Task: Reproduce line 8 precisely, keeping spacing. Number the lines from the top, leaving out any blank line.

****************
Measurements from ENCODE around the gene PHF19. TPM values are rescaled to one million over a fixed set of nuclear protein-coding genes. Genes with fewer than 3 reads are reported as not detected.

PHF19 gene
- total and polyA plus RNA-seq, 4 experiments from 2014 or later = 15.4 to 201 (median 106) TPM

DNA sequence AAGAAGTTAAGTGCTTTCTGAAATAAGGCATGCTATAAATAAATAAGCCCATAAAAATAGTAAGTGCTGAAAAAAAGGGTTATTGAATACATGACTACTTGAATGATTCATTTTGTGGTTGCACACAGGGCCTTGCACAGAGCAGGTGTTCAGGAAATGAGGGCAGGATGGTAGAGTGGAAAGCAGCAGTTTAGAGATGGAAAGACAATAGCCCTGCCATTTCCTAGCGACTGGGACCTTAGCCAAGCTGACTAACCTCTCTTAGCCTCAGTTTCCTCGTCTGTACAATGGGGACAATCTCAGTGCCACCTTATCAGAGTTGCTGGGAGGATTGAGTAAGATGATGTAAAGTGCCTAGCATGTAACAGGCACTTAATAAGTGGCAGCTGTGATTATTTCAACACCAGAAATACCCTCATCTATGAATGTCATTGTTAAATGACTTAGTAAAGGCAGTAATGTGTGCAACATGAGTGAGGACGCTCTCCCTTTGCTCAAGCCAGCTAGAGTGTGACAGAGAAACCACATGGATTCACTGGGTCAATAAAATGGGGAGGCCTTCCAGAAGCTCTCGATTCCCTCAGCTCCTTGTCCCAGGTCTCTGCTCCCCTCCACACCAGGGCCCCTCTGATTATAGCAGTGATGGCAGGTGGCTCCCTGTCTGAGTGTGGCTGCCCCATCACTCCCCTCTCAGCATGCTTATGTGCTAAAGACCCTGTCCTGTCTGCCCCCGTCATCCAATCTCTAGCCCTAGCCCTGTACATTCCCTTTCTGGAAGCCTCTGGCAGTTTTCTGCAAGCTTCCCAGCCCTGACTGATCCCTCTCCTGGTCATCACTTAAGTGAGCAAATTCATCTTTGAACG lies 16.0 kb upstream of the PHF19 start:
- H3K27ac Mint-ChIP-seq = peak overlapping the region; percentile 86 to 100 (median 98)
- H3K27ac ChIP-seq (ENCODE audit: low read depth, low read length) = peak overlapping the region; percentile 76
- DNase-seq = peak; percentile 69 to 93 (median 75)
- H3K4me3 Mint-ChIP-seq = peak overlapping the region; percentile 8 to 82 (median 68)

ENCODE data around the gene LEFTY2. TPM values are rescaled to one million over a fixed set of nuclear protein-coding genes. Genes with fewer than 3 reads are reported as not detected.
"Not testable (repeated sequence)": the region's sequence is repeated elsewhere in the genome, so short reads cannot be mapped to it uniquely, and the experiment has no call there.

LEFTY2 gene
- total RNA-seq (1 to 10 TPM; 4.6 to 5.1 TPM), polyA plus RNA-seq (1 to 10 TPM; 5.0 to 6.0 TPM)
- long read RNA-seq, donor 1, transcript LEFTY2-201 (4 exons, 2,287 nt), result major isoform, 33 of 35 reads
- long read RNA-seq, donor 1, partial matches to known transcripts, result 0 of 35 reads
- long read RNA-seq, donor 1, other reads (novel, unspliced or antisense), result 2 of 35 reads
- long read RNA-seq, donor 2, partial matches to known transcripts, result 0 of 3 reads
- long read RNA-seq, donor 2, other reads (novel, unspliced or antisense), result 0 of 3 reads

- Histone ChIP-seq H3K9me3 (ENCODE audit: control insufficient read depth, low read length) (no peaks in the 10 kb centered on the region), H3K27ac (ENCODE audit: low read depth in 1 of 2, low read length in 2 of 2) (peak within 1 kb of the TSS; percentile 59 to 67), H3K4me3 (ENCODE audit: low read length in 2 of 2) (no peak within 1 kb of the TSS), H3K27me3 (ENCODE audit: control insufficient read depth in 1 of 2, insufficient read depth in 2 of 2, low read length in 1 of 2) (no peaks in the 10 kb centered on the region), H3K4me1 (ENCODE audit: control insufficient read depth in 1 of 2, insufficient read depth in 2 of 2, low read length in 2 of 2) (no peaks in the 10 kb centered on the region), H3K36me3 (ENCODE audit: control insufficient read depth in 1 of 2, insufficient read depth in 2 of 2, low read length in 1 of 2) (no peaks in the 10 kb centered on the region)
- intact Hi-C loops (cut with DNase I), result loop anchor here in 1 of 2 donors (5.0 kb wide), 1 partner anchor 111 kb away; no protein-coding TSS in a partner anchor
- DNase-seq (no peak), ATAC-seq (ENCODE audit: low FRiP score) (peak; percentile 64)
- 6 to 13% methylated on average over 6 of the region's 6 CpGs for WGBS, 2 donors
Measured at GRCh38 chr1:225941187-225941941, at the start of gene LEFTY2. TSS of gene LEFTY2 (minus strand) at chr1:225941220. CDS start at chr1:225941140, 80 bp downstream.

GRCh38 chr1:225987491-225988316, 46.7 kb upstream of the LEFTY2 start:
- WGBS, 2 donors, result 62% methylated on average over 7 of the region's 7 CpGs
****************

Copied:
- H3K4me3 Mint-ChIP-seq = peak overlapping the region; percentile 8 to 82 (median 68)